Category Archives: Articles

Steve Jobs, Silicon Valley, and “The Creation Myth”

Last week, I wrote a short Weekly Standard blog post on Steve Jobs — or, more specifically, on Silicon Valley and the role of community in fostering innovation.  I talk about Silicon Valley and tech, although the same can be said about New York and finance, Hollywood and cinema, Detroit and autos, Houston and oil, etc.  I’m probably being too facile, but it seems to me that an industry cannot become truly great unless it finds a home in a single community, to intensify competition and collaboration, and to attract money, minds, and mettle.

After writing the post, it occurred to me that I should have mentioned, or at least linked, Malcolm Gladwell’s excellent essay, “The Creation Myth,” which the New Yorker published back in May.  Focusing on the story of the Xerox PARC (i.e., Palo Alto Research Center), which created technologies that companies such as Apple later commercialized with great success — the mouse, the graphical user interface, the laser printer — Gladwell reminds us of what can happen when we put creators and commercializers, intellectual capital and financial capital, in close proximity:

The reason Xerox invented the laser printer, in other words, is that it invented the personal computer. Without the big idea, it would never have seen the value of the small idea. If you consider innovation to be efficient and ideas precious, that is a tragedy: you give the crown jewels away to Steve Jobs, and all you’re left with is a printer. But in the real, messy world of creativity, giving away the thing you don’t really understand for the thing that you do is an inevitable tradeoff.

“When you have a bunch of smart people with a broad enough charter, you will always get something good out of it,” Nathan Myhrvold, formerly a senior executive at Microsoft, argues. “It’s one of the best investments you could possibly make—but only if you chose to value it in terms of successes. If you chose to evaluate it in terms of how many times you failed, or times you could have succeeded and didn’t, then you are bound to be unhappy. Innovation is an unruly thing. There will be some ideas that don’t get caught in your cup. But that’s not what the game is about. The game is what you catch, not what you spill.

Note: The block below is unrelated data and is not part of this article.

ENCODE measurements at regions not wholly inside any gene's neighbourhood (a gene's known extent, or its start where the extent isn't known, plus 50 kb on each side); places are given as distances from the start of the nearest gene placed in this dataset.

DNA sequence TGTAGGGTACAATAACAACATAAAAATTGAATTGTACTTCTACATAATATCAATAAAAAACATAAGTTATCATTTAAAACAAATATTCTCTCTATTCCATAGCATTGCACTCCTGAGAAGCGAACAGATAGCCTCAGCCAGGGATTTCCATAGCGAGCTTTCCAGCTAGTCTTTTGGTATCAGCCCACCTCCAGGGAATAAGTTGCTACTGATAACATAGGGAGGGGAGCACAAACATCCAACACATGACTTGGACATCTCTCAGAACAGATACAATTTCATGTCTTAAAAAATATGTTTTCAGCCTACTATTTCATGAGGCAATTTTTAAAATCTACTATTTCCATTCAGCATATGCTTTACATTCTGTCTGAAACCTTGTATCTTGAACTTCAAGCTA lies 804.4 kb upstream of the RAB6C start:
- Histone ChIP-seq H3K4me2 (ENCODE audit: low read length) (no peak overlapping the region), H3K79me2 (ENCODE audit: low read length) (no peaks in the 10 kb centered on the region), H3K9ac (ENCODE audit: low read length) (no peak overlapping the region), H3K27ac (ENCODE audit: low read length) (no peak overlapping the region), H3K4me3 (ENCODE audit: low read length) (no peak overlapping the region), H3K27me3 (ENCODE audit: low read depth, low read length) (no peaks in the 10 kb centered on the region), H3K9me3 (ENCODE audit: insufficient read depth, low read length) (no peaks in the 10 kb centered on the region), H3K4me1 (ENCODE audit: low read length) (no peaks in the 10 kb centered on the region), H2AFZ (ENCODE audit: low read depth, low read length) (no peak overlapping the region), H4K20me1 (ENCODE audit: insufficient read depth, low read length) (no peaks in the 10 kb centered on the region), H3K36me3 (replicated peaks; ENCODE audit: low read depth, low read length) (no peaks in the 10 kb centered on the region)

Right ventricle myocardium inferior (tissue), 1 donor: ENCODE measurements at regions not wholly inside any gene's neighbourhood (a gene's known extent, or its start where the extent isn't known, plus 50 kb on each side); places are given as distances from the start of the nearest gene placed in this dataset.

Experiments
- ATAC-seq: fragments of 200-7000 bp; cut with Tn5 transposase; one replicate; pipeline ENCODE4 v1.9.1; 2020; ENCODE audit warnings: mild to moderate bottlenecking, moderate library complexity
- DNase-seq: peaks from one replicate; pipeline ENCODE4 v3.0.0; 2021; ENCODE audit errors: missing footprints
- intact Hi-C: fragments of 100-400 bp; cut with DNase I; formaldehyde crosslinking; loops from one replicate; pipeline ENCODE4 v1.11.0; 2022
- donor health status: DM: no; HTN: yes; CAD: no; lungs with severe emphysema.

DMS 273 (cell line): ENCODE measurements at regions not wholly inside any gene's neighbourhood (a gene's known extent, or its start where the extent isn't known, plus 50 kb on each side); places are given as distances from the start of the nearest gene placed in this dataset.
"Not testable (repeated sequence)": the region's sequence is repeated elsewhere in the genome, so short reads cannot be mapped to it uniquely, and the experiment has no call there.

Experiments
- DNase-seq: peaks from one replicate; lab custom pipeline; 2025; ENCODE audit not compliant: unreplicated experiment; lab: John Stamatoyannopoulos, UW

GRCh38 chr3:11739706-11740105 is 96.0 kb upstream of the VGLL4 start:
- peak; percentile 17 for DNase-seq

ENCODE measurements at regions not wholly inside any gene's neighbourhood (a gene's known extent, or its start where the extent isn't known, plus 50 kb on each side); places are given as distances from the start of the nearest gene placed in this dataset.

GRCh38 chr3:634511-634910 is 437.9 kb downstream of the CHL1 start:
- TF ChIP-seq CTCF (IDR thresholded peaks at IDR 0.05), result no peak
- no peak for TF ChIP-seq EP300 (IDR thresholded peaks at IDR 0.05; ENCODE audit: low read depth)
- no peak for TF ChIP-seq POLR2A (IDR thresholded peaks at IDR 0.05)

“In the nineteen-nineties, Myhrvold created a research laboratory at Microsoft modelled in part on what Xerox had done in Palo Alto in the nineteen-seventies, because he considered PARC a triumph, not a failure. “Xerox did research outside their business model, and when you do that you should not be surprised that you have a hard time dealing with it—any more than if some bright guy at Pfizer wrote a word processor. Good luck to Pfizer getting into the word-processing business. Meanwhile, the thing that they invented that was similar to their own business—a really big machine that spit paper —they made a lot of money on it.” And so they did. Gary Starkweather’s laser printer made billions for Xerox. It paid for every other single project at Xerox PARC, many times over.

By the way, regarding my Standard post:  It was later republished by NPR, which is nice, except I have no idea why NPR grafted some incomplete text on to the front of it.

Justice Stevens’s Memoir

Justice John Paul Stevens retired from the Supreme Court last year, after 34 years on the bench.  More than any other Justice except perhaps Clarence Thomas, he deserves a biography, if not outright cinematic treatment.  He has lived a fascinating life.